The Daesh factor

But as has been his wont, Trump suddenly changed tack and went against the advice of the military and security establishment when he made the decision to withdraw from Syria. He proclaimed that the Daesh (Islamic State) had been defeated in Syria. “We have defeated the Daesh in Syria. My only reason for being there in the Trump Presidency,” Trump wrote on Twitter. The Pentagon spokesperson, however, had a different take on Trump’s claim that the Daesh has been defeated in Syria. She said that though the U.S.-led coalition had liberated the territory that was under the control of extremists, the military campaign against the group would continue.

The French government issued a statement saying that its small military contingent would remain in eastern Syria as the Daesh continued to be a threat. French President Emmanuel Macron said that he “deeply regretted” Trump’s decision to pull out of Syria. The U.S.’ other allies, such as Britain and Germany, had also been critical of Trump’s move. Israel was particularly upset and viewed the move as a concession to Iran and Hizbollah.

It is a fact that the Daesh no longer poses a threat. It has been defeated in the rest of Syria by the Syrian people and their army, assisted by Russia, Iran and the Hizbollah militia. The other terror groups in Syria were armed and trained by the U.S., its North Atlantic Treaty Organisation (NATO) allies and regional proxies. They are still fighting in Idlib province under the protection of the U.S. and Turkey. The Syrian forces have called off their offensive to free the province for the time being to allow civilians to leave towns controlled by jehadists.

Mollifying Turkey

Trump’s announcement on Syria came soon after he had a telephone conversation with his Turkish counterpart, Recep Tayyip Erdogan. A U.S. State Department official told the media that Trump took the decision after his talk with Erdogan. Turkey had been threatening to launch a full-scale military attack against the U.S.-backed People’s Protection Group (YPG) forces in eastern Syria. The U.S. obviously preferred not to get into a military confrontation with Turkey, its NATO ally. Among NATO member states, Turkey has the second biggest army. It has amassed troops and armour along its border with Syria in preparation for an onslaught against the Kurd-dominated YPG. The YPG is, for all practical purposes, the Syrian wing of the banned Kurdish Workers Party (PKK). The YPG, with the support of the U.S., now controls all the territory east of the Euphrates river. One-third of Syria, consisting of its sparsely populated parts, are presently under their control.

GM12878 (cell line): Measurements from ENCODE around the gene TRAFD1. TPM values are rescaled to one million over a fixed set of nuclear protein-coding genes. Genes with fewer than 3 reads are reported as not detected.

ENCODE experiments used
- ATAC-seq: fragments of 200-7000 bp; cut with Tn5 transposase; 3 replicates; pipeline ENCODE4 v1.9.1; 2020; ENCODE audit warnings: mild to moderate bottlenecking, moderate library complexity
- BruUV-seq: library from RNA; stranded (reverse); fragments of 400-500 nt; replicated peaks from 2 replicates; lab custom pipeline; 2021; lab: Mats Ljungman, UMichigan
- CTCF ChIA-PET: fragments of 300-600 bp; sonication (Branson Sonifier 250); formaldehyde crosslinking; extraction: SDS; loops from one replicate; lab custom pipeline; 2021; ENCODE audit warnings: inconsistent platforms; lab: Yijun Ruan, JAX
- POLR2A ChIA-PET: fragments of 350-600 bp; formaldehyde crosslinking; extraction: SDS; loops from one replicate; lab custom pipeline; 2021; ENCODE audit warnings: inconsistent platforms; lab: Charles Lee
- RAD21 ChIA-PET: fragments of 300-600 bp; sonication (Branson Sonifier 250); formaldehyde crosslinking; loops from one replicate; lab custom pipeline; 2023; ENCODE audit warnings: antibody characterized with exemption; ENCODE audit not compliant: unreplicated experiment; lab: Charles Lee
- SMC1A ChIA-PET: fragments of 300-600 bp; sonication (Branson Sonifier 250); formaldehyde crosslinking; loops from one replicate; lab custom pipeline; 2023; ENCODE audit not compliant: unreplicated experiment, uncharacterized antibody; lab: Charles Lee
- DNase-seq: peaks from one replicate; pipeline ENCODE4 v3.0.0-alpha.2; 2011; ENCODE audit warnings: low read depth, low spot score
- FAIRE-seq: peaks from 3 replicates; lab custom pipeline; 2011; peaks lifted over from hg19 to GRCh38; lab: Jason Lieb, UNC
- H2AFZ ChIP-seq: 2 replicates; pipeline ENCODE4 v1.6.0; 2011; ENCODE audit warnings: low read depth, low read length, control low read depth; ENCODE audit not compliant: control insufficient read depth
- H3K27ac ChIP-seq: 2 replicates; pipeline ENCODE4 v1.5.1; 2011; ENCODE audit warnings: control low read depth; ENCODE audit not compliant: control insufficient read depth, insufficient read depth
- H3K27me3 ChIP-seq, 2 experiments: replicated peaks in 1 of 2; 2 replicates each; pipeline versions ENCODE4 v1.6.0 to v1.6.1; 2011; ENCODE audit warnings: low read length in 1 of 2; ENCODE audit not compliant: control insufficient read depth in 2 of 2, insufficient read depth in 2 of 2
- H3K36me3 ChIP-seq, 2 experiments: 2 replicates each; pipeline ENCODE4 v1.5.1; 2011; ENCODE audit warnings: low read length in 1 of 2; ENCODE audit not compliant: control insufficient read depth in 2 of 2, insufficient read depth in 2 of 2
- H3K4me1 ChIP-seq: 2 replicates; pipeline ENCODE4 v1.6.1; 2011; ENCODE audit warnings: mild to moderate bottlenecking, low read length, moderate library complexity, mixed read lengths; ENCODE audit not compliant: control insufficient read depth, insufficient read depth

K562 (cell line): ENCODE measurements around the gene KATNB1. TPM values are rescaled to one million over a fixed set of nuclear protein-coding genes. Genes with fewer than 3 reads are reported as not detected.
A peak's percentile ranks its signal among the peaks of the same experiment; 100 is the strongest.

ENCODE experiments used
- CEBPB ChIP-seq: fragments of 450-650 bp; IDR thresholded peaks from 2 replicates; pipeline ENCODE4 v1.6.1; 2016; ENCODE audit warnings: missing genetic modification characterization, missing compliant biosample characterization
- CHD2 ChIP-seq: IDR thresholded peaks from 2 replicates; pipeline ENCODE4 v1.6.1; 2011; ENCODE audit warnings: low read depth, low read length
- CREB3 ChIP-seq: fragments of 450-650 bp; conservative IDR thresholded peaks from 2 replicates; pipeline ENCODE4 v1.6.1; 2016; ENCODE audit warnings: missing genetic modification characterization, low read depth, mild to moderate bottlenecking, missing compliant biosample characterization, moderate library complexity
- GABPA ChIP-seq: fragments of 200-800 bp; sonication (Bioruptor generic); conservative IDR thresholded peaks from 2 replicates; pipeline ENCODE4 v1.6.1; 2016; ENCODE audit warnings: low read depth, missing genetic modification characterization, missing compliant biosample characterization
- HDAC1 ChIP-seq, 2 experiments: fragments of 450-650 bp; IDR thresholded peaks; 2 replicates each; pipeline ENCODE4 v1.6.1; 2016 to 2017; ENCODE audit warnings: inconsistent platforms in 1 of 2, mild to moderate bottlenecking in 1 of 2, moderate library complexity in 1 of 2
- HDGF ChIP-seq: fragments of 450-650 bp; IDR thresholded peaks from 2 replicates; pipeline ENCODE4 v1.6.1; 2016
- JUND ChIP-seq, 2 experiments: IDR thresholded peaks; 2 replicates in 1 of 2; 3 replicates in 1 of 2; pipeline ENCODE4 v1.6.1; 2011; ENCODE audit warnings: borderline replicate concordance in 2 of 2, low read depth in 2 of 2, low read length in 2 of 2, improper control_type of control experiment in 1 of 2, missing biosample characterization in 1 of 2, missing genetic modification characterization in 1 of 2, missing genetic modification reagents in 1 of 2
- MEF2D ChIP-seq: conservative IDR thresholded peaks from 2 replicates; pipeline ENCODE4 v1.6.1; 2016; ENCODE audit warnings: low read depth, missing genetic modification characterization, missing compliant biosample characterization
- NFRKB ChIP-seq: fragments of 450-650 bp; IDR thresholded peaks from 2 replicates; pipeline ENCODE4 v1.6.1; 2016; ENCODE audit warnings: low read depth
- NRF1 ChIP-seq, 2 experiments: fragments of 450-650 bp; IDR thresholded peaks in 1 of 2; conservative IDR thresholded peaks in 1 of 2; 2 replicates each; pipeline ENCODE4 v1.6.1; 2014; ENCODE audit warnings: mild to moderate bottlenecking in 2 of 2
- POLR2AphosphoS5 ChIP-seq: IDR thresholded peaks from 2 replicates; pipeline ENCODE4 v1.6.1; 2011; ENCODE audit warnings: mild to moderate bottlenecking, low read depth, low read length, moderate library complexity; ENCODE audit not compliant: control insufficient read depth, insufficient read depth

The area has a number of oil and gas fields, which were under Daesh control for a couple of years during the Syrian civil war. The Syrian government will be eager to retake control of the fertile area north of the Euphrates. Raqqa, the self-proclaimed capital of the Daesh, was also in this part of occupied Syria. The town was utterly devastated by U.S. forces during their siege of Raqqa. More than 40,000 people were killed in the U.S. assault. Many humanitarian groups want the U.S. to be tried for war crimes for its failure to safeguard civilian life in Raqqa.

Erdogan has for long accused the U.S. government of propping up the YPG and indirectly giving sustenance to the PKK inside Turkey. Turkey has repeatedly stated that it will under no circumstances allow a part of Syria to become “a terror corridor” dominated by the PKK. Erdogan has been demanding the repatriation of the cleric Fethullah Gulen from his American sanctuary. The Turkish government has accused him of being the mastermind of the 2016 coup attempt that almost toppled Erdogan. Turkish Foreign Minister Mevlut Cavusoglu claimed in mid December that the Trump administration had acceded to the demand and had started the extradition process. The White House spokeswoman Sarah Huckabee Sanders gave the impression that Trump was considering the request.